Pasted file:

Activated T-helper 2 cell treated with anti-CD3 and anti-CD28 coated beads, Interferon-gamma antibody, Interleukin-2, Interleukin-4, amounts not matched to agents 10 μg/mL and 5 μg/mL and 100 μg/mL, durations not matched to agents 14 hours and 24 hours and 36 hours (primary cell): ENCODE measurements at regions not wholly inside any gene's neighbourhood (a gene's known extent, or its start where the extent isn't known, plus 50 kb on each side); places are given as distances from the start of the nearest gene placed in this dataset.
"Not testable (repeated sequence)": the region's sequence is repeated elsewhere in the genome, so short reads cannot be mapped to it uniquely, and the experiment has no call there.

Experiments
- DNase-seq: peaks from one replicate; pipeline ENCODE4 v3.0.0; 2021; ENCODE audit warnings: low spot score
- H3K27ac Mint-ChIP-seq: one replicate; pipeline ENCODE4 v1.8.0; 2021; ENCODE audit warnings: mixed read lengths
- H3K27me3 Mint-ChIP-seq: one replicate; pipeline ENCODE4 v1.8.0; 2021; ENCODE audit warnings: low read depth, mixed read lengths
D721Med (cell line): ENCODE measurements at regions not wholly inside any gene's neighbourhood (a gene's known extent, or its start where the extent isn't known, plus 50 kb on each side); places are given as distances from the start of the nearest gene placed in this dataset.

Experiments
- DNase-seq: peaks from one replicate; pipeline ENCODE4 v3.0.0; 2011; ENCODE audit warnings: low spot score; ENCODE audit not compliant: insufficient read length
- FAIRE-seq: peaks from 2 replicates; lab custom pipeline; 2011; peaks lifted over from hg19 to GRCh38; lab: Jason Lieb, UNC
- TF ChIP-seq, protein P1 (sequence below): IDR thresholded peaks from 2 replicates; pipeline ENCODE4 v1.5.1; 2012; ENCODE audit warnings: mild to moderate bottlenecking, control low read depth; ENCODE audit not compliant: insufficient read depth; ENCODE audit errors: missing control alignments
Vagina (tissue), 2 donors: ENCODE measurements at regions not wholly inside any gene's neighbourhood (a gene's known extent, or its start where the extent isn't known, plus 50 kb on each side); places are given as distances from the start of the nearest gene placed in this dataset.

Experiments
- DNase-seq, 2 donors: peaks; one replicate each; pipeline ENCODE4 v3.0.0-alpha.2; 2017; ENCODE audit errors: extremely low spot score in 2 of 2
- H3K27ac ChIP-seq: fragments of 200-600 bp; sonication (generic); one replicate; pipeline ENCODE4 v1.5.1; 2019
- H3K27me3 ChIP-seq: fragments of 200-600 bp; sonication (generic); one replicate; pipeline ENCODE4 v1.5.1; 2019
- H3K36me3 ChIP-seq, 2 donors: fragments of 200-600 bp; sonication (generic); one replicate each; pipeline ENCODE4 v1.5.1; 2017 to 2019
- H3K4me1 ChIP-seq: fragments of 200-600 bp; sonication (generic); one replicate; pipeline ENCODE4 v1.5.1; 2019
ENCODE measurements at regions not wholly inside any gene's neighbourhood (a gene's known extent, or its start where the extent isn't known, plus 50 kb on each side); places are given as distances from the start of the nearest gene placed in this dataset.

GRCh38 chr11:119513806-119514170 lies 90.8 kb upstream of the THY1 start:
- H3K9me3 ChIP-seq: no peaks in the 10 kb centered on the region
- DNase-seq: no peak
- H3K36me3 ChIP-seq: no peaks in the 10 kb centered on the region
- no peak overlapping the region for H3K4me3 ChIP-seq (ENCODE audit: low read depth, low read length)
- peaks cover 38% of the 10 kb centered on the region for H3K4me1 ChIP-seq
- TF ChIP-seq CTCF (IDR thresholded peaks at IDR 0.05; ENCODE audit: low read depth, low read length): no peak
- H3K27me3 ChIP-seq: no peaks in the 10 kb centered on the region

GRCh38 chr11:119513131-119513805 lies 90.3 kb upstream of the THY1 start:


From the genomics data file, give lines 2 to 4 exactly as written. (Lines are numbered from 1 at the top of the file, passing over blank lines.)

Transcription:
"Not testable (repeated sequence)": the region's sequence is repeated elsewhere in the genome, so short reads cannot be mapped to it uniquely, and the experiment has no call there.

Experiments
- DNase-seq: peaks from one replicate; pipeline ENCODE4 v3.0.0; 2021; ENCODE audit warnings: low spot score